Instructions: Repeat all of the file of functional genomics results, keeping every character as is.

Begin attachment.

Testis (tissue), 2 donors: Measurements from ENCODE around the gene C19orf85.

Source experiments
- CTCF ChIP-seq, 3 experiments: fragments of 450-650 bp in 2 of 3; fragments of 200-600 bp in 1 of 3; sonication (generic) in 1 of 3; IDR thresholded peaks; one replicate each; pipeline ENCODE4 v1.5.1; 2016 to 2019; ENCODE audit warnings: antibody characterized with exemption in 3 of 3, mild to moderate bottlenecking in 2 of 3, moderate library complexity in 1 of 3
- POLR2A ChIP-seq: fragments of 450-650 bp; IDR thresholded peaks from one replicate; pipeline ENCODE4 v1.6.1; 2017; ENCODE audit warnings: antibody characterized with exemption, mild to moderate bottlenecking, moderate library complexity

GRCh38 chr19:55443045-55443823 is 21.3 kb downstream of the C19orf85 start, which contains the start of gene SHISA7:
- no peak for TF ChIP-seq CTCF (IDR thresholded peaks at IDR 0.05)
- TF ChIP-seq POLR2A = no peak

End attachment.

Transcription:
Testis (tissue), 2 donors: Measurements from ENCODE around the gene C19orf85.

Source experiments
- CTCF ChIP-seq, 3 experiments: fragments of 450-650 bp in 2 of 3; fragments of 200-600 bp in 1 of 3; sonication (generic) in 1 of 3; IDR thresholded peaks; one replicate each; pipeline ENCODE4 v1.5.1; 2016 to 2019; ENCODE audit warnings: antibody characterized with exemption in 3 of 3, mild to moderate bottlenecking in 2 of 3, moderate library complexity in 1 of 3
- POLR2A ChIP-seq: fragments of 450-650 bp; IDR thresholded peaks from one replicate; pipeline ENCODE4 v1.6.1; 2017; ENCODE audit warnings: antibody characterized with exemption, mild to moderate bottlenecking, moderate library complexity

GRCh38 chr19:55443045-55443823 is 21.3 kb downstream of the C19orf85 start, which contains the start of gene SHISA7:
- no peak for TF ChIP-seq CTCF (IDR thresholded peaks at IDR 0.05)
- TF ChIP-seq POLR2A = no peak